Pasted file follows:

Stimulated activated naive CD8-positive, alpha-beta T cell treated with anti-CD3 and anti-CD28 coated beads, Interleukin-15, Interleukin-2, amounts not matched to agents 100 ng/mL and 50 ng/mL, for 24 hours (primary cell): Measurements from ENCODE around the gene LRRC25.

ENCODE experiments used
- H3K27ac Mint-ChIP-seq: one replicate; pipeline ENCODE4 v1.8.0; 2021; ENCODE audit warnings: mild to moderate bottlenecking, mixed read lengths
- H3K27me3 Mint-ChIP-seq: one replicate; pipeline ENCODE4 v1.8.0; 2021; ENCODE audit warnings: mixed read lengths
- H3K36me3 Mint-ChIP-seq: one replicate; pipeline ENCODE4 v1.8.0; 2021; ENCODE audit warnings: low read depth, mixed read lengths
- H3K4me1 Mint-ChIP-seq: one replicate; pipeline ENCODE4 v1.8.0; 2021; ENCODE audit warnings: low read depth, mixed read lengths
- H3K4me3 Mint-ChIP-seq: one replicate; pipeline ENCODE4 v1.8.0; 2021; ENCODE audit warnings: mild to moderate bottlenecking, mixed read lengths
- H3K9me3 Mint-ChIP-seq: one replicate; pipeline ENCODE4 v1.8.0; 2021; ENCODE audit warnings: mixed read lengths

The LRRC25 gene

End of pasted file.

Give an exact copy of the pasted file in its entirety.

Stimulated activated naive CD8-positive, alpha-beta T cell treated with anti-CD3 and anti-CD28 coated beads, Interleukin-15, Interleukin-2, amounts not matched to agents 100 ng/mL and 50 ng/mL, for 24 hours (primary cell): Measurements from ENCODE around the gene LRRC25.

ENCODE experiments used
- H3K27ac Mint-ChIP-seq: one replicate; pipeline ENCODE4 v1.8.0; 2021; ENCODE audit warnings: mild to moderate bottlenecking, mixed read lengths
- H3K27me3 Mint-ChIP-seq: one replicate; pipeline ENCODE4 v1.8.0; 2021; ENCODE audit warnings: mixed read lengths
- H3K36me3 Mint-ChIP-seq: one replicate; pipeline ENCODE4 v1.8.0; 2021; ENCODE audit warnings: low read depth, mixed read lengths
- H3K4me1 Mint-ChIP-seq: one replicate; pipeline ENCODE4 v1.8.0; 2021; ENCODE audit warnings: low read depth, mixed read lengths
- H3K4me3 Mint-ChIP-seq: one replicate; pipeline ENCODE4 v1.8.0; 2021; ENCODE audit warnings: mild to moderate bottlenecking, mixed read lengths
- H3K9me3 Mint-ChIP-seq: one replicate; pipeline ENCODE4 v1.8.0; 2021; ENCODE audit warnings: mixed read lengths

The LRRC25 gene